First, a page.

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A.M. Best highlights potential barriers to growth of alternative capital


Ratings agency A.M. Best has noted that the continued growth of alternative reinsurance capacity in the global risk transfer landscape could slow somewhat in the future, citing the potential of future losses, a focus on catastrophe insurance and the rise of defined contribution (DC) pension funds.

Alternative, or third-party reinsurance capital continued its strong growth trend in 2015, with reinsurance broker Aon Benfield noting that non-traditional reinsurance capacity increased its share of the overall reinsurance market to 12%, or $72 billion in 2015.

“Despite the scale of wider capital markets, A.M. Best sees reasons to expect at least some part of alternative capital in catastrophe reinsurance market to withdraw in response to large losses,” said A.M. Best.

The global reinsurance sector continues to experience a benign loss environment, underlined by the absence of a landfalling hurricane in Florida for more than a decade.

When significant losses occur in any sector it’s typical that some capacity providers and their capital exits the space, so it’s not too surprising that A.M. Best feels some of the alternative capital will follow this trend.

“For example, the market has developed to include participants with varying degrees of commitment, providers of collateralised reinsurance would likely find pledged collateral frozen, and those who have invested in part as a response to low returns elsewhere may be uncomfortable with negative returns,” explained A.M. Best.

The ratings agency highlights an interesting point, but it’s worth stressing that the increased sophistication and maturity of insurance-linked securities (ILS) investors, which mainly consists of pension funds, only allocate a small percentage of their investment portfolio to the asset class, which could also mitigate the amount of capacity that leaves the sector post-event.

Furthermore, it’s widely viewed among the re/insurance and ILS space that there’s an abundance of alternative capital waiting on the side-lines, looking to enter the space when rates improve or the next large event takes place, which it undoubtedly will. And ILS managers are actively looking at ways to mitigate the risk of collateral lock-up.

The ongoing trend of low catastrophe losses is happening at the same time as the continued influx of capacity from both alternative and traditional reinsurance sources, contributing to a highly competitive landscape that has resulted in persistent rate declines across the majority of business lines.

The steepest rate declines have occurred in the property catastrophe space as for the most part this is where the wealth of alternative reinsurance capital has focused, owing to its ease of entry and well-understood/modelled exposures.

It’s possible this is part of the reason the growth of alternative reinsurance capacity could slow in the coming months, should rates continue to decline below desirable returns as competition for a seemingly shrinking market share intensifies.

However, should the willing and able volume of capital market investor-backed capacity begin to have a more influential impact on business lines outside of the property cat space, like casualty for example, or in emerging risk locations and perils, then any reduction from the property catastrophe arena could potentially be offset.

“In addition there are wider considerations which might lead to an expectation that the influence of alternative capital on catastrophe insurance risk will have its own limits,” said the ratings agency.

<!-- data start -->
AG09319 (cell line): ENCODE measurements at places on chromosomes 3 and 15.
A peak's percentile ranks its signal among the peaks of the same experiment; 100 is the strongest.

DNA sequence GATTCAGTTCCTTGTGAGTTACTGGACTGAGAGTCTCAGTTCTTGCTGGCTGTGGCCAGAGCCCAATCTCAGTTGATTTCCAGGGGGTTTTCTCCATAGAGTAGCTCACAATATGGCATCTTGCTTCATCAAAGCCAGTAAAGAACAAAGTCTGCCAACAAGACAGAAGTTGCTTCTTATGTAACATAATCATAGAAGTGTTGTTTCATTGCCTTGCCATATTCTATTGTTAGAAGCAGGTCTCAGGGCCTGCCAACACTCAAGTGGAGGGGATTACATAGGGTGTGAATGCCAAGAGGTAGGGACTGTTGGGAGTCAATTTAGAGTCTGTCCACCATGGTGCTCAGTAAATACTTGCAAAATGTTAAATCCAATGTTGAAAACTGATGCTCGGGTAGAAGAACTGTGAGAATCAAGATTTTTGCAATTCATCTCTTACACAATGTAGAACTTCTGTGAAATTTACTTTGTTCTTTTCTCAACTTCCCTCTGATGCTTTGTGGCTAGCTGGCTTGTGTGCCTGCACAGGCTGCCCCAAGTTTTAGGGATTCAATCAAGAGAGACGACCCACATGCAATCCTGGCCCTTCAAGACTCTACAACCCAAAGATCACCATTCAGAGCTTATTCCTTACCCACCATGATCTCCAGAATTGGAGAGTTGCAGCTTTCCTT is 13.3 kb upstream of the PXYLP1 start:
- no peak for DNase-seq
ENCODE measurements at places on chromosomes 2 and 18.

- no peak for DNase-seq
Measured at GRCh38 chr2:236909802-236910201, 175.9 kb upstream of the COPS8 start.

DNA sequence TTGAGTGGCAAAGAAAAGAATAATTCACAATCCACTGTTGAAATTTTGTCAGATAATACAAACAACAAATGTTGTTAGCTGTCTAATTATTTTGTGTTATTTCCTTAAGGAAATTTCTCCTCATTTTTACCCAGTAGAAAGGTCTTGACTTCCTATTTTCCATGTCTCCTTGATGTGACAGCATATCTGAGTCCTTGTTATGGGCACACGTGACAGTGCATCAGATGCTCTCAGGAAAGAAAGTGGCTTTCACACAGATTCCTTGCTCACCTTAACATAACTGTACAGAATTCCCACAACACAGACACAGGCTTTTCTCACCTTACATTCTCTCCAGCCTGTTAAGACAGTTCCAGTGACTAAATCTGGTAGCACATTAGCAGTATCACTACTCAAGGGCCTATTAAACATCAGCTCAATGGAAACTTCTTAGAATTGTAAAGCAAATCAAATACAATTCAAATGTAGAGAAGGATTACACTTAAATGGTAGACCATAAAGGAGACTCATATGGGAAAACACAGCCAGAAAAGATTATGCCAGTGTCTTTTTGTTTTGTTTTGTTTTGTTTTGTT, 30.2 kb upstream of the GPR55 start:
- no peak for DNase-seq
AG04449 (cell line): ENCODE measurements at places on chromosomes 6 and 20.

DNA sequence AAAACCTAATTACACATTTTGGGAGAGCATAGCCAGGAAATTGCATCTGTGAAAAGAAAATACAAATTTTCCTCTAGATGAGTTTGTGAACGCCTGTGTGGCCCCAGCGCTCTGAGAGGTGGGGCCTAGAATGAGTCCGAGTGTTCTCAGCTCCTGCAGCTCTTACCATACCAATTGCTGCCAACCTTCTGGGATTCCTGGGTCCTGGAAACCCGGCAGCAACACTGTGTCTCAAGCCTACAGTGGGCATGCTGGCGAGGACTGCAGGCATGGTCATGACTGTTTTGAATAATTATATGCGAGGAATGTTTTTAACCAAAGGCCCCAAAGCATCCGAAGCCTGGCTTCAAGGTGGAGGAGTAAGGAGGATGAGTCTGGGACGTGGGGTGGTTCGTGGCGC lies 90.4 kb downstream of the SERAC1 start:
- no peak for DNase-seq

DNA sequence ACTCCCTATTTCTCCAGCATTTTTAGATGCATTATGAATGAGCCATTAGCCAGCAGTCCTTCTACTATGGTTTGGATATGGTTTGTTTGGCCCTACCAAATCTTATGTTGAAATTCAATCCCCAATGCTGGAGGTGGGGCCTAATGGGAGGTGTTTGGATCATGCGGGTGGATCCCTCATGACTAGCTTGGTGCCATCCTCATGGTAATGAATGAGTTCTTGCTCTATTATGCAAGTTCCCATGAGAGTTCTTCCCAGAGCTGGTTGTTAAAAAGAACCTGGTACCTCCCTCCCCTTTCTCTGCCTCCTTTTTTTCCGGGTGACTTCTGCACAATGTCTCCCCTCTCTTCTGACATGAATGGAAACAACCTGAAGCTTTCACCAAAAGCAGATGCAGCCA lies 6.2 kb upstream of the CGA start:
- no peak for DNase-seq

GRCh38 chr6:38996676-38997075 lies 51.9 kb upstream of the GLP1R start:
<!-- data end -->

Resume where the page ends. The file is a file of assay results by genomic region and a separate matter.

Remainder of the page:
“Pension fund investment has become important to the growth of alternative capital in insurance markets but it is essentially a feature of defined benefit (DB) pension funds, where pension fund appointees can, subject to fiduciary constraints, have wide investment authority,” continued A.M. Best.

The ratings organisation believes that the rise of DC pension funds, which it states are increasingly displacing DB pension funds, “might be expected to act over the longer term as a brake on the scope for growth of alternative insurance capital.”

This is because A.M. Best feels that it’s a long way in the future before DC pension fund members would select insurance risk investment via alternative capital vehicles, given the sophisticated and largely non-retail nature of the ILS market.

It’s another interesting point the ratings agency raises, but it’s important to remember that the range of DB pension funds that currently invest in the ILS space, making up a large proportion of its overall size, will be required to exist for many years to come owing to the nature of their business and fiduciary duty to future pensioners.

It’s also important to note, that as ILS becomes an increasingly accepted asset class and access to it broadens, through multi-asset class investment funds, mutual funds, UCITS and the like, it is becoming increasingly accessible to defined contribution pension funds and indeed even those managing their own pension investments.

But, as A.M. Best explains there are potential barriers and influences that could dampen the growth of alternative reinsurance capital in the coming months and further into the future, of which it is important to remain aware.

But it’s also important to remember that ILS capacity and its providers are becoming ever more sophisticated and mature, along with the features and structures within the sector.

As ILS and insurance risk becomes an increasingly established asset class, it suggests that the capital markets will play an increasingly important role in the global risk transfer landscape in the years ahead, likely overcoming any potential growth headwinds.

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